|Levon Helm |
May 26, 1940- April 19, 2012
I also remember thinking, "Wow... great band!"
|Dylan With The Band|
By 1968, the music magazines I read, like Hit Parader or the nascent Rolling Stone, were touting the Band's debut record Big Pink, a seeming offshoot of the so- called Basement Tapes of Bob Dylan's that, believe it or not, I still have yet to hear.
At first we all thought the group's name was Big Pink, but we soon found out they called themselves The Band, which, at the time, I thought was sort of pretentious.
|In Danko's Basement ©Elliott Landy|
By the time the second album came out, I was a senior in high school. It was, if anything, better than the first. Here was the Band's sound: Levon's hardscrabble, Woody Guthrie tones, a deep Steinbeckian appreciation of the hard working man. It was like a vision of America sometime during the depression, evocative in the same way that R Crumb's comics were evocative of a time gone by when cartoons had cars with fat tires and men with big, big feet. In other words, a time that only seemed to have been.
|Recording the second record in Hollywood © Elliott Landy|
This was the impression the Band made on me at the time and this is the impression I carry with me now.
Like, say, Booker T and the MG's, their's was virtuosity in service to a sound or even a way of life. And, of course, it was all done by Canadians. The only real American was Levon Helm.
If you had to have an American in your band, then have someone who had listened to Sonny Boy Williamson II on KFFA everyday when he was a kid, someone who played drums by watching drum-mer/ dancer/ eccentric Peck Curtis in his hometown of West Helena, someone who played the mandolin and the drums (and anything else) who better than Levon?
|Levon in the Ronnie Hawkins Days|
|The WS Walcott Medicine Show © Elliott Landy|
After the Band broke up, having completed The Last Waltz, Levon worked as constantly as he could as an actor, session drummer, band leader and entrepreneur. His lack of writing credits on the group's records and a terrible bout with throat cancer that rendered him practically speechless also left him impoverished. He toured with a band of blues musicians from around Woodstock, playing drums and leaving the singing chores to others, sometimes his daughter Amy.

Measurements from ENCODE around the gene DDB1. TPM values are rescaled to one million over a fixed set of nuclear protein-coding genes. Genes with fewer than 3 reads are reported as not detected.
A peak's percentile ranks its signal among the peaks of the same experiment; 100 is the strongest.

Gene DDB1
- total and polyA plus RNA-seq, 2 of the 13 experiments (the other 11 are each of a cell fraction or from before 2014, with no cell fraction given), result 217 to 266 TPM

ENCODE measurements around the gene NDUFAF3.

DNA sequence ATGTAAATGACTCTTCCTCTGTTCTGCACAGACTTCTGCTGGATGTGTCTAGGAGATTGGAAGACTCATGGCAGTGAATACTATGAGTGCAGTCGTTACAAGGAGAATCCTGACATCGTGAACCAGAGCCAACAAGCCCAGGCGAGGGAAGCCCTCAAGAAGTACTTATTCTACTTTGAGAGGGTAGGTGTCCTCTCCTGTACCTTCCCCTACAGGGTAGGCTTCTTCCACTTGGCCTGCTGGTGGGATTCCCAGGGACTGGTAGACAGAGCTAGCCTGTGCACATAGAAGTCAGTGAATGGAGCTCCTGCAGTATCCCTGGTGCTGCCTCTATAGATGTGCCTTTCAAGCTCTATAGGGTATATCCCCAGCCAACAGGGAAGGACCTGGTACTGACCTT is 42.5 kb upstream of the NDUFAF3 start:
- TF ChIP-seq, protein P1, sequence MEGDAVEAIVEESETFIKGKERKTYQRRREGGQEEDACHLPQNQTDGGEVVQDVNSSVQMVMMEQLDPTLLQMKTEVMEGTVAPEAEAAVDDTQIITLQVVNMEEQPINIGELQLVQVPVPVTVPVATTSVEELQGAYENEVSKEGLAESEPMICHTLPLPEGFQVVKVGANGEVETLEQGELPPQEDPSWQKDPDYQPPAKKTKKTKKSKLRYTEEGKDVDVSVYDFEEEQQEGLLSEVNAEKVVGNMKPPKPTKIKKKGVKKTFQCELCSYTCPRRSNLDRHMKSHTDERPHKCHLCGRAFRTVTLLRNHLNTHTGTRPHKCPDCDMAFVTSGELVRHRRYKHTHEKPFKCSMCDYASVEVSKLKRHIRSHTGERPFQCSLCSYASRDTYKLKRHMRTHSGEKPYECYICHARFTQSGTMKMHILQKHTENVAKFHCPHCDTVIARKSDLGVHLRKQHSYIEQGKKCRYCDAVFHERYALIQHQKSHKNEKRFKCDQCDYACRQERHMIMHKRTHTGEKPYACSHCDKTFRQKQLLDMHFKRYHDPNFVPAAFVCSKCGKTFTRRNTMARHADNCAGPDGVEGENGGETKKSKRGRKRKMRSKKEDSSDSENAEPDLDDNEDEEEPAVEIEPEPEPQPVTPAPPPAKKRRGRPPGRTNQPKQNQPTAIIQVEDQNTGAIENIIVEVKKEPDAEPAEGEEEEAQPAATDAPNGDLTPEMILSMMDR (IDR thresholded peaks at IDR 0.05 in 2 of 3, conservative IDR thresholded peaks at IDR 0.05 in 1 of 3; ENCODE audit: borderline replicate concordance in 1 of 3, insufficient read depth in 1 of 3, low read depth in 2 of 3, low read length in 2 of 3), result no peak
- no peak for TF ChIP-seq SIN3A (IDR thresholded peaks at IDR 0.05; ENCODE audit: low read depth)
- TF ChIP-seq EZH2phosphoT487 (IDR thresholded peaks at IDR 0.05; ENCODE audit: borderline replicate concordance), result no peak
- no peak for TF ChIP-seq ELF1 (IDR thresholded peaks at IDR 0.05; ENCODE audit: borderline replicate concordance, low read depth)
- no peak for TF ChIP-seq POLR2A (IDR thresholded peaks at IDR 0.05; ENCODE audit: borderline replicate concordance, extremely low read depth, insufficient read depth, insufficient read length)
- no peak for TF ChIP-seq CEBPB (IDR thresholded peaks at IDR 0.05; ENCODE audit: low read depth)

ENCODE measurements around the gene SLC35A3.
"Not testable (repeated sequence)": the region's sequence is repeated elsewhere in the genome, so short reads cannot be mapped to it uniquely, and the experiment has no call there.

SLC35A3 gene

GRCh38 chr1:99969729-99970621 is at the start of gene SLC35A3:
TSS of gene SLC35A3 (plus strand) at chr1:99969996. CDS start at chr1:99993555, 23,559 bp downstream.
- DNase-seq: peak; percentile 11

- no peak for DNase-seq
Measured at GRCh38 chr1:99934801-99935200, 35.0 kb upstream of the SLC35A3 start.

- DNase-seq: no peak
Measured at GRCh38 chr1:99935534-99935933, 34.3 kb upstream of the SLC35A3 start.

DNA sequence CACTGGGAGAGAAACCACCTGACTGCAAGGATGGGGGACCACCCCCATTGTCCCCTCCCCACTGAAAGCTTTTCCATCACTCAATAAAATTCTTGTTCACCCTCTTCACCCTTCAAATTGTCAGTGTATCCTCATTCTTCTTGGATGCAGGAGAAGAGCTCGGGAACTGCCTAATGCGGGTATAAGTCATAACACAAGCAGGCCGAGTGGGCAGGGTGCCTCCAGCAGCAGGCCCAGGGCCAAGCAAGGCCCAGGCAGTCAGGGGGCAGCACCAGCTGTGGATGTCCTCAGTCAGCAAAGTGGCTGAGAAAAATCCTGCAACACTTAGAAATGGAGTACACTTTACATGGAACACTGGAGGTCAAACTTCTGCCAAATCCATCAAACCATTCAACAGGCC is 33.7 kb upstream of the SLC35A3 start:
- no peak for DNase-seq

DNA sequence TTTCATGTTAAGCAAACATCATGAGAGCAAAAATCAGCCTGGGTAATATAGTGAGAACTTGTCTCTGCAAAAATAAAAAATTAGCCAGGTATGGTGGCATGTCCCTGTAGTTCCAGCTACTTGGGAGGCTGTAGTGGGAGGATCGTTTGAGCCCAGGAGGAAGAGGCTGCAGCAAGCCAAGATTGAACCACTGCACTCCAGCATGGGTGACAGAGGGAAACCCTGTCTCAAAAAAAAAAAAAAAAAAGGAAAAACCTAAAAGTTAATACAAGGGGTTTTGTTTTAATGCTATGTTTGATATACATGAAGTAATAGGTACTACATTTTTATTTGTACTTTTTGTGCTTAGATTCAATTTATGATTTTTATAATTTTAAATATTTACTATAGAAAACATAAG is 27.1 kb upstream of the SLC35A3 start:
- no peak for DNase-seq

As a blues drummer, he was nonpariel. I heard him do four kinds of shuffles within one song, and he did them like breathing. What I wouldn't have given for a chance to sit in with "the old man" as my friend Pete Kanaras calls him.
Then two miracles happened: he regained about 85% of his singing voice and started a weekly gig at his Woodstock home called the Midnight Rambles, his version of a medicine show he had seen in Arkansas as a kid, back in the KFFA/ King Biscuit days. The Rambles took off, leading to sellout crowds every weekend. He released a great CD, Dirt Farmer, as if to prove his assertion that much of the Band's music came from him and not Robertson.
My daughter Charlotte went to a Midnight Ramble last year and loved every moment of it. I asked her if Levon sang and she said he just sang two songs.
"Which ones?" I asked.
"Ophelia and The Weight," she replied.
Well, of course! Good time, rollicking (yeah, I said rollicking) Ophelia- perfect! Back to the Ronnie Hawkins days of early Rock and Roll carousing. Then The Weight, the song that introduced Steve Graham and myself to the voice. That unique, incredible, unmistakeable voice.
The voice of America. That we hear singing. And will for years to come.